I’ve been on a bit of a Chrome browser / Chromebook / Google Apps for Education kick lately. There’s always been a strong connection between me and Google but we’ve been hanging out a lot more the last month or so.

Firefox has been ticking me off since last spring and so I migrated over to Chrome during the summer. I got my first Chromebook in July. Had the chance to do some training on using Google Drive mobile apps. And we’re hosting an awesome GAFE/Chromebook mini-conference in October. So it’s past the tipping my toe in the water stage. I’m at least waist deep and then some.

As a result of all the Google love, I’ve been spending hours in the Google Web Store.  Trust me . . . it’s a quick way to lose all sense of time. But I have found some useful stuff in there. Today? Two of my latest finds that I think you might like too.

But a quick clarification. Teachers often ask about the difference between a Google App, a Chrome Web App, and a Chrome Extension so a quick side conversation. If you already know all this stuff, slide on down.

A Google App is a tool that is web-based but is device neutral.  Tools such as Google Drive, Docs, Slides, Sheets, Maps, Gmail, Sites, and others become available to you when you create a Google account. You can access them through your account on any device or operating system. So you can login to your Google account on a Apple laptop, a Windows desktop, phone, tablet, or Chromebook and be able to access these tools. Google Apps are free and are available as soon as you create your account.

(Schools and districts have the option to create a special Google Apps for Education (GAFE) account with Google. This allows  the district to create accounts for teachers and students specific to that district, providing an easy way to monitor and control access to the Google tools.)

Chrome Web Apps are basically websites. They run within the Chrome web browser or the Chrome operating system on a Chromebook or other Google mobile device. In the old days, to do anything on a computer, a piece of software had to be installed on your hard drive. A Web App is software that lives on a server somewhere else that you access through the Interwebs. These are most useful on mobile devices or Chromebooks. An example of a very cool Web App is Pocket. Apps can be free or cost money.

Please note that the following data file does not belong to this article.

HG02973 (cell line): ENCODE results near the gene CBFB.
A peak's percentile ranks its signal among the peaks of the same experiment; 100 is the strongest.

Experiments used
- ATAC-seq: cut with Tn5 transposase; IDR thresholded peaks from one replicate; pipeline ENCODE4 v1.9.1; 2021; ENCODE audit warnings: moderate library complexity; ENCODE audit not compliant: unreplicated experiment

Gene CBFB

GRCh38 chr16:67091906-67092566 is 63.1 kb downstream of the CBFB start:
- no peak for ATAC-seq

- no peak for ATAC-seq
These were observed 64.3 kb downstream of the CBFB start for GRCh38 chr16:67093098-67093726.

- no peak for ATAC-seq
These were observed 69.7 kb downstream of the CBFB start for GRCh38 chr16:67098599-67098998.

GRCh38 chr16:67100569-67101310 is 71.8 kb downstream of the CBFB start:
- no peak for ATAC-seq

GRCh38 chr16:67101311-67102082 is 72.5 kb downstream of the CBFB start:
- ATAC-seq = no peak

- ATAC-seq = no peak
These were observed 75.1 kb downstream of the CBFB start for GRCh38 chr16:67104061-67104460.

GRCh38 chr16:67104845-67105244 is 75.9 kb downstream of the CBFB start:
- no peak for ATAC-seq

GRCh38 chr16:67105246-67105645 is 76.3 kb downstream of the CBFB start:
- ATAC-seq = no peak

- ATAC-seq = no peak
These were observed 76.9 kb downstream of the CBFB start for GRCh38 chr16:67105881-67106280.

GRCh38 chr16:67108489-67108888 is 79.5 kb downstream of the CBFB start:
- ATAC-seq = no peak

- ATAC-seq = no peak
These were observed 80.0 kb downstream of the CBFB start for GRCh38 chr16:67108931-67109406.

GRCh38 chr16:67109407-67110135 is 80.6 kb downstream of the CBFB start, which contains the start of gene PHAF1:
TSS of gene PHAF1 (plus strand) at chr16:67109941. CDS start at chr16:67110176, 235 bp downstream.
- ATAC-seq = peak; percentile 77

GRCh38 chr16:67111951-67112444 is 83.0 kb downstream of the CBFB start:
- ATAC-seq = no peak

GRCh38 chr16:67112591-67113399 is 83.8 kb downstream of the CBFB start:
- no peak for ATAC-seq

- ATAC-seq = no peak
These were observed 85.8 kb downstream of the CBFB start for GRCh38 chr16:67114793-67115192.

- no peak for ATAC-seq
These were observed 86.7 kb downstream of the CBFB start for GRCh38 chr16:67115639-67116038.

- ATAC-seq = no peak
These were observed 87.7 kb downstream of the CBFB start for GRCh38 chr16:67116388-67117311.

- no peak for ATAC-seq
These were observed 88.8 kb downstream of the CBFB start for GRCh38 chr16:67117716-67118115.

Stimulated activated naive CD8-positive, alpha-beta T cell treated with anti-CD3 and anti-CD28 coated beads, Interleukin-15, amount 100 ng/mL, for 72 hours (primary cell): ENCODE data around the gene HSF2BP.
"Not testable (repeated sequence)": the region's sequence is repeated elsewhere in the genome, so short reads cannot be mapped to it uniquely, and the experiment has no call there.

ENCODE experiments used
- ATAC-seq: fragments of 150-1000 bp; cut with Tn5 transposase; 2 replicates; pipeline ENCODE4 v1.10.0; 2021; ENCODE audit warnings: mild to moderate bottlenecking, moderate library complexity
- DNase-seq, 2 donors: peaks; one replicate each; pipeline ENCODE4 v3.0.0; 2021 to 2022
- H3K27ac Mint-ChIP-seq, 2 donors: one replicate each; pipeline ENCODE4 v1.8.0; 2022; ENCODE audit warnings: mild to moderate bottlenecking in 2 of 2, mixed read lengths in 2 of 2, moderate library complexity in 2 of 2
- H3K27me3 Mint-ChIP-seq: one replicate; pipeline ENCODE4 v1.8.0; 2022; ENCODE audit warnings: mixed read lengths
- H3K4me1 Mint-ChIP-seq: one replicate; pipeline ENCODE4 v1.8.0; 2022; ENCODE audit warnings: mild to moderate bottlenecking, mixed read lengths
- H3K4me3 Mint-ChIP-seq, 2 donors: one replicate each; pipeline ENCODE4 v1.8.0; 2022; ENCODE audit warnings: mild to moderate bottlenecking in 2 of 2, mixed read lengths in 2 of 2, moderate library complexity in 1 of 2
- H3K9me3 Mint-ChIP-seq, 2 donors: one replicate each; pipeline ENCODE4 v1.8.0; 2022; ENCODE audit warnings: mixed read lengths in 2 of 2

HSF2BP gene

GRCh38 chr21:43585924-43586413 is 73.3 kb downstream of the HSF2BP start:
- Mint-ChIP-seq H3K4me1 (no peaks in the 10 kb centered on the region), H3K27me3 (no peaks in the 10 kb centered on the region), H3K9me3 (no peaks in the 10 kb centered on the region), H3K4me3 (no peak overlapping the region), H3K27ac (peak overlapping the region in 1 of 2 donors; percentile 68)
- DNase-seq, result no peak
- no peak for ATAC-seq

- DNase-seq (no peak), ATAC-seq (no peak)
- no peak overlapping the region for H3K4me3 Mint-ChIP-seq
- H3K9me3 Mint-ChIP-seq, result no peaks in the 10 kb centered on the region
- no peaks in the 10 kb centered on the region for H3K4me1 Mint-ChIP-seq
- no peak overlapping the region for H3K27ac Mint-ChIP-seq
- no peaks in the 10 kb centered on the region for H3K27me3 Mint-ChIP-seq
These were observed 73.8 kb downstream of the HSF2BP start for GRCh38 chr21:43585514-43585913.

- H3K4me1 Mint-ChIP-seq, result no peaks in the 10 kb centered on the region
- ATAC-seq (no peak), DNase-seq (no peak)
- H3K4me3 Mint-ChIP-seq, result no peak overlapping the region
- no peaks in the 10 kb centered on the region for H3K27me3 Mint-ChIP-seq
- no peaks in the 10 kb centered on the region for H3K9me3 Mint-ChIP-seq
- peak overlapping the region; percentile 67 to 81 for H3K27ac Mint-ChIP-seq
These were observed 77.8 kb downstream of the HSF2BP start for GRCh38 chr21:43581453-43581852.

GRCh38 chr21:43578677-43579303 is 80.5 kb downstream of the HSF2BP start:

A Chrome Extension is a bit different. It is a small piece of software that you download from the Web Store and add to your Chrome browser. These pieces of software extend the capabilities of the browser across multiple web sites. Most add a button to your browser’s taskbar to provide a shortcut for doing . . . something. This might be a tool that helps you annotate text or provides text to speech capabilities or helps you edit screenshots. Most Extensions are free but some cost money.

When you’re at the Chrome Web Store, you can see the separation between Web Apps and Extensions. You can browse through each section:

web store 3

or do a search by keyword or specific extension name.

Clear as mud? Okay.

Two extensions that I’m starting to fall in love are Black Menu for Google and QuickDrop. Both are extensions that allow me to quickly access all of my Google Tools / Drive files and DropBox files without leaving my browser or opening new tabs. I’m using Google and Dropbox more and more – these tools are making my life a little easier.

Black Menu for Google adds a button to your browser that reveals a handy drop-down menu for all of Google’s best stuff: Search, Google+, Drive, Translate, Maps, Gmail, Calendar, and all the other stuff. When you hover your cursor over the menu, you get a window for interacting with that particular tool. So when you hover over Search, you get a Google Search box. Gmail? You see your inbox, access messages, and write new ones. Drive? Same thing. You’re inside your folders and docs, ready to go.

Pretty sweet.

black menu1

QuickDrop works in a similar way by providing almost instant access to my Dropbox goodies. I can upload stuff directly from websites such as photos and docs into my Dropbox. Simply right click on an image or file link and select the “Download to Dropbox” from the menu options.  It’s just as easy to drag things from your hard drive right onto the Chrome browser window, drop it in the upload box, and off it goes. You also have the ability to quickly download anything from your DropBox right to your desktop.


Still trying Black Menu out with Google Classroom and a variety of platforms but for teachers who work in schools moving heavily into GAFE, this looks like a real time saver. And depending on the type of device your students are using, it would be great for them as well. QuickDrop is just too slick – I haven’t been using it long but it works as advertised, giving me a tool that seems perfect for working with large numbers of Dropbox folders. If your school and department is using Dropbox as a sharing option, take a look.